A multi-wavelength analysis for interferometric (sub-)mm observations of protoplanetary disks: radial constraints on the dust properties and the disk structure
Observations at mm- and sub-mm wavelengths allow us to probe the solids in the disk midplane, where the bulk of the dust is located and where planets are expected to form. The distribution of dust grain size in different regions of a protoplanetary disk is a powerful probe of the physical mechanisms related to grain growth and ultimately on how solids can overcome the various growth barriers on the way to form planetesimals and planetary cores. The upgraded VLA (JVLA) and, especially, the ALMA observatories provide now powerful tools to resolve grain growth in disks, but they also provide huge datasets that require new and more efficient methods of data analysis.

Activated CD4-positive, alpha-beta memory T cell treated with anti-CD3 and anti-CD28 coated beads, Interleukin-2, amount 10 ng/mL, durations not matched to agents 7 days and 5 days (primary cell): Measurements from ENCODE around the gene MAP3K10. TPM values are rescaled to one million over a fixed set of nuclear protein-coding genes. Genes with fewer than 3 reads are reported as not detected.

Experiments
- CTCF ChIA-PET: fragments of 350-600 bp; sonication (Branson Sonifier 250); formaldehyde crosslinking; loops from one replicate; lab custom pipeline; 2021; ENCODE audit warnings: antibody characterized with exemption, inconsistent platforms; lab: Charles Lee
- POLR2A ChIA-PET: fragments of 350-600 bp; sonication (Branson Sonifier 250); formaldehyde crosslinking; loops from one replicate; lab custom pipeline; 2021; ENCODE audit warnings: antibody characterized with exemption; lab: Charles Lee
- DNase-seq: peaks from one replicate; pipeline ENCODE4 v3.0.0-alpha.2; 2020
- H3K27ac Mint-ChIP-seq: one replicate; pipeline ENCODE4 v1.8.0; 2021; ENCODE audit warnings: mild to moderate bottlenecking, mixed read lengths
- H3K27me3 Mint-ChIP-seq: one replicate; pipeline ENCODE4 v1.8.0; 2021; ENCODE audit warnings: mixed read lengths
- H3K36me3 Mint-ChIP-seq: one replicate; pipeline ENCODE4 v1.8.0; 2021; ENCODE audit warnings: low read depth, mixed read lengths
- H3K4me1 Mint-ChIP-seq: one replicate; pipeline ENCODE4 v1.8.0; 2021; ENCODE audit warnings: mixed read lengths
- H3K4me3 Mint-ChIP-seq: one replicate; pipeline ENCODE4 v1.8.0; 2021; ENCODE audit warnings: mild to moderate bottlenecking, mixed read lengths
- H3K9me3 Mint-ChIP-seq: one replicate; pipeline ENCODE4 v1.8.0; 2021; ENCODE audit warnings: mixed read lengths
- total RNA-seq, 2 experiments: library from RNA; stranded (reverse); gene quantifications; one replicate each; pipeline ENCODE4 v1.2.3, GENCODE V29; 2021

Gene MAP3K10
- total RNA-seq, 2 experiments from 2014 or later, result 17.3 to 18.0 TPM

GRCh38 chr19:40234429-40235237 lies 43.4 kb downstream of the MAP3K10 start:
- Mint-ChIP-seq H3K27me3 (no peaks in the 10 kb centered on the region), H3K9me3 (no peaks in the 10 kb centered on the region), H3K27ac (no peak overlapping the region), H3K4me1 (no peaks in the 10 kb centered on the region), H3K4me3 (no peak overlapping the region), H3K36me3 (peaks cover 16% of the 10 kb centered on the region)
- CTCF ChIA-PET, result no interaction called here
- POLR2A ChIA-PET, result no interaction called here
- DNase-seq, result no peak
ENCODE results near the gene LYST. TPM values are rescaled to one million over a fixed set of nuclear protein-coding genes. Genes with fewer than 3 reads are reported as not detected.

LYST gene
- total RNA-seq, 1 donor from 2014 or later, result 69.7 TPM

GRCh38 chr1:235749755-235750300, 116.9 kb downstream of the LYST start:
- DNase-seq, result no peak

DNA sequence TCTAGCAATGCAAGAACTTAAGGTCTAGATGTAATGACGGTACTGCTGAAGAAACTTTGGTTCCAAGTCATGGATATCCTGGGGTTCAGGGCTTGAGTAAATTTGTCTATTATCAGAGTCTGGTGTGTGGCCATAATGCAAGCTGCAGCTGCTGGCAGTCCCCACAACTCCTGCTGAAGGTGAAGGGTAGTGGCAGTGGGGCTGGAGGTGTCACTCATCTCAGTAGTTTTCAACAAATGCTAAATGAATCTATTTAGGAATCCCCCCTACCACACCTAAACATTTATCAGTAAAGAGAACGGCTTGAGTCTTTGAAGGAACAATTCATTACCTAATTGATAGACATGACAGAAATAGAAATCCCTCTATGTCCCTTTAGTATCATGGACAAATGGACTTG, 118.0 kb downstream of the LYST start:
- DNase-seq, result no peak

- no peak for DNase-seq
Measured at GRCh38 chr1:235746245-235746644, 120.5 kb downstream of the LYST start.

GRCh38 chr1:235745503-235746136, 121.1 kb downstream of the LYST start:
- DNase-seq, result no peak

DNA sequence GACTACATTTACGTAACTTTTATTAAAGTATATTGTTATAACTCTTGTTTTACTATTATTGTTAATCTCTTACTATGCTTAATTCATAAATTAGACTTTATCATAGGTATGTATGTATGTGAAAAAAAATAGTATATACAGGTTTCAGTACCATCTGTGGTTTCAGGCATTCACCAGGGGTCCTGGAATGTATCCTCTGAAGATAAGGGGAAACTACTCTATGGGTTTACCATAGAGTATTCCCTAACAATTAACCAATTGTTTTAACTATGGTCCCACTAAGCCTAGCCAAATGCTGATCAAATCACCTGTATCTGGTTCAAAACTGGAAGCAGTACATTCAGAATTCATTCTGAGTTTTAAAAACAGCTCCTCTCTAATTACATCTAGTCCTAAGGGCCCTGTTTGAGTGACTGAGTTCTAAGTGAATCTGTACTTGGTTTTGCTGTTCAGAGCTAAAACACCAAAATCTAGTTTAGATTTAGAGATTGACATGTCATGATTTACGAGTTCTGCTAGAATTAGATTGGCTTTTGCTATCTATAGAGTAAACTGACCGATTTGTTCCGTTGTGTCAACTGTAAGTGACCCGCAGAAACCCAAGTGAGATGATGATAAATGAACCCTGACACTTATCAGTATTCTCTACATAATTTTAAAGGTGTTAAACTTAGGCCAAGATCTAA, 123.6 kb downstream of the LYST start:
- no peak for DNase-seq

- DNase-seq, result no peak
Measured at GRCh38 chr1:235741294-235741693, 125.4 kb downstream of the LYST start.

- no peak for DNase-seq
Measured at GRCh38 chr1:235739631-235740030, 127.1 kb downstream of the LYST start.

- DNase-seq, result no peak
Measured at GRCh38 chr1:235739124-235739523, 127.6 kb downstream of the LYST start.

In my contribution (Tazzari et al., in prep), I will present a novel approach that enables us to infer the radial distribution of dust properties in protoplanetary disks by fitting (sub-)mm interferometric observations at several different wavelengths. 1) I will illustrate the results of applying this new method to a sample of young protoplanetary disks. 2) I will discuss the advantages of this self-consistent multi-wavelength analysis that allows us to constrain simultaneously the properties of the dust and the disk, e.g. the radial distribution of the dust grain size and the disk surface density. 3) I will demonstrate how this fast multi-wavelength analysis will allow for the first time to study the radial distribution of dust grain properties on statistically relevant samples of disks.